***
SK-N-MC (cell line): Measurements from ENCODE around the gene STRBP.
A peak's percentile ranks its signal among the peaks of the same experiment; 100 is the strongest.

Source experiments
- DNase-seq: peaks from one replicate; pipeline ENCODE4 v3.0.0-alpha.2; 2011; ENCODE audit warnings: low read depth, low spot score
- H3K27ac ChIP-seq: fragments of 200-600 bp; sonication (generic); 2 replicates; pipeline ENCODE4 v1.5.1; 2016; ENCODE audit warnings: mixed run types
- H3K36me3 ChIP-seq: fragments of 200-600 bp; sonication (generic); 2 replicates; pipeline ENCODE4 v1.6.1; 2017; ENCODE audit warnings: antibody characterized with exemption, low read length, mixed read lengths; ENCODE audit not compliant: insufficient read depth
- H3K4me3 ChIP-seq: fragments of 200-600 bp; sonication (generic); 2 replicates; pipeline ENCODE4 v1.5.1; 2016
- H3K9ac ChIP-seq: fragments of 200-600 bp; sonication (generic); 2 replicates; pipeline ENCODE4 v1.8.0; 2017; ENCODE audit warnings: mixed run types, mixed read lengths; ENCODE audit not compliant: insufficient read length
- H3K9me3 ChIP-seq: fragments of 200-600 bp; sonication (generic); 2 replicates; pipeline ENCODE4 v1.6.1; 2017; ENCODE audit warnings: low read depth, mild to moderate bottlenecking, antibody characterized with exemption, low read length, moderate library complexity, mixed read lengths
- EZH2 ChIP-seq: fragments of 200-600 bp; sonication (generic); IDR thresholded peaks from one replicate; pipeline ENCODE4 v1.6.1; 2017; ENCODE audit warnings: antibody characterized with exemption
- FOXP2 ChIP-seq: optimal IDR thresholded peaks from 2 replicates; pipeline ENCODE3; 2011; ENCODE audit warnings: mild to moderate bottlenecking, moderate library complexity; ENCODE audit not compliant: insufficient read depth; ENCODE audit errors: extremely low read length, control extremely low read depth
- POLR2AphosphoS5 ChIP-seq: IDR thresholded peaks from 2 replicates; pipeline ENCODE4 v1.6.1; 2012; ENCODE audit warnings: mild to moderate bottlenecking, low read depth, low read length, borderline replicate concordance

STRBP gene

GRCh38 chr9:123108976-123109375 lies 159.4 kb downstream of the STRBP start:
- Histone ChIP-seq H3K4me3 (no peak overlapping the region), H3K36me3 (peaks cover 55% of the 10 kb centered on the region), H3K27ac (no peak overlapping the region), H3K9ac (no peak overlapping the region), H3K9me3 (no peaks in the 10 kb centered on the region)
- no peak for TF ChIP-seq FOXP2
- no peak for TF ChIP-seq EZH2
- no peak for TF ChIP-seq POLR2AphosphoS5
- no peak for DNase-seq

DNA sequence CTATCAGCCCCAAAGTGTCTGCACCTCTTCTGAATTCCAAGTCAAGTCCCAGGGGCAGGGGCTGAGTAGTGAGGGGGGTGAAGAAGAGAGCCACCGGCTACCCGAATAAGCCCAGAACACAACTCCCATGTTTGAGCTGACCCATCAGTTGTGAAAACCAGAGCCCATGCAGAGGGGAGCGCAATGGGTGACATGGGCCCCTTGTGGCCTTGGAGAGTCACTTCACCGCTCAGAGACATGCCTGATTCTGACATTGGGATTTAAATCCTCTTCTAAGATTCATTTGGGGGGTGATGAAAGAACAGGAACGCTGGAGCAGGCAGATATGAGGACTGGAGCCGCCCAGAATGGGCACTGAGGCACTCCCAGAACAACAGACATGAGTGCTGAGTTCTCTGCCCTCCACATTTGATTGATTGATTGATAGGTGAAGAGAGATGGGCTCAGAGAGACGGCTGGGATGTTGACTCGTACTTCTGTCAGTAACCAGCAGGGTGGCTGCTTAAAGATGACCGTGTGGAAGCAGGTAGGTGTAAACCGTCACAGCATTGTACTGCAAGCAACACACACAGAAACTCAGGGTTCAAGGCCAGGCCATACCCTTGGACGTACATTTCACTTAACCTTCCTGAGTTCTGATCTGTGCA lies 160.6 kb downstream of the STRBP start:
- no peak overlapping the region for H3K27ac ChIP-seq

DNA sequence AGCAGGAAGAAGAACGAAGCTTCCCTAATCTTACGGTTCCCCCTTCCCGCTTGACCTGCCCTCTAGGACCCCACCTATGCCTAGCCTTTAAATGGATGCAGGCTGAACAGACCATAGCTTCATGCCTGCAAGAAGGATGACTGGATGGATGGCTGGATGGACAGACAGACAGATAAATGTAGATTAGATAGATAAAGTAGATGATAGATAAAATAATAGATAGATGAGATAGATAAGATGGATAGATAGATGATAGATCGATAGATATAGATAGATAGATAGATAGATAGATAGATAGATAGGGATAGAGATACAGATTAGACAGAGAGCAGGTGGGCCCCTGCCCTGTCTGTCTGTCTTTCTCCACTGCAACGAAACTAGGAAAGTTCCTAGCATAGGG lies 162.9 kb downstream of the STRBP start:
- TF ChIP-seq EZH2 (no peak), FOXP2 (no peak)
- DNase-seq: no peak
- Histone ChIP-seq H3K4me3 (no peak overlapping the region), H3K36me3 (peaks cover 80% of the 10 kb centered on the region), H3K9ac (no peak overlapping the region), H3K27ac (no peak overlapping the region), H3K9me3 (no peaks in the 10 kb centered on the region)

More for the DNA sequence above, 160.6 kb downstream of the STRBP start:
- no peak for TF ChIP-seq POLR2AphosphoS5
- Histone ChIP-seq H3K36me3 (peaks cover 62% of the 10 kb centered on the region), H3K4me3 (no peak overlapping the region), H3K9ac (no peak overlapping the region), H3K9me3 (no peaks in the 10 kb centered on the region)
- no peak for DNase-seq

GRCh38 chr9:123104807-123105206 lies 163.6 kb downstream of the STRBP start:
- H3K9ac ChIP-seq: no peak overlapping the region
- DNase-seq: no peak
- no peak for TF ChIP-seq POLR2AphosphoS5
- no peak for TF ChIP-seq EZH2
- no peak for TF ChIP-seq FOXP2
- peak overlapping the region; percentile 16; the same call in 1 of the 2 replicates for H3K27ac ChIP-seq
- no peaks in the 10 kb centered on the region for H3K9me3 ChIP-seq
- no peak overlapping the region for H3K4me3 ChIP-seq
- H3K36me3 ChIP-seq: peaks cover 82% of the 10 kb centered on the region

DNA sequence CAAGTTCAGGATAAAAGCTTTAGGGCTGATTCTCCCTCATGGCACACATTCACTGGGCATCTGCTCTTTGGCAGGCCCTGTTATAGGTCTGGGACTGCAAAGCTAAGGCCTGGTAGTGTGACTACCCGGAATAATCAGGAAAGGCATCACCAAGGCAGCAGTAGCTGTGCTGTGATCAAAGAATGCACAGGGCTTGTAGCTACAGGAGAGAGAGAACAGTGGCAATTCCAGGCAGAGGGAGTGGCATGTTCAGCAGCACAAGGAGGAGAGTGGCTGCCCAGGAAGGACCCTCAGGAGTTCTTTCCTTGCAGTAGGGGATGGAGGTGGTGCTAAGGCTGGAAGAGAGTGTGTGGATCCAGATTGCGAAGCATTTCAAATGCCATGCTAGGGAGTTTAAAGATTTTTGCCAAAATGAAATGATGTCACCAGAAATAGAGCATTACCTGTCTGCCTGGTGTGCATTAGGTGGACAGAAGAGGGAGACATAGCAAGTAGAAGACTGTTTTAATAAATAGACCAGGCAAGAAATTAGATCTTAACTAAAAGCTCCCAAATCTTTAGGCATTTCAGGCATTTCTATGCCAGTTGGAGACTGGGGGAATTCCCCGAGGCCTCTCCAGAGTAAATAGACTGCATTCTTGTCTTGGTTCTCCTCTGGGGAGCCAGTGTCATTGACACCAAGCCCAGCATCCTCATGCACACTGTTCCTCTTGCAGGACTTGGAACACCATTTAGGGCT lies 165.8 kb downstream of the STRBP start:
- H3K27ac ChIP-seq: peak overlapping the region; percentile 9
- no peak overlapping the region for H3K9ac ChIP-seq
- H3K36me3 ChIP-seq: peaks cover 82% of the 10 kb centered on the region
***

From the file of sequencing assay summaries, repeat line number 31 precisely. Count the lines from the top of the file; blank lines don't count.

- H3K9ac ChIP-seq: no peak overlapping the region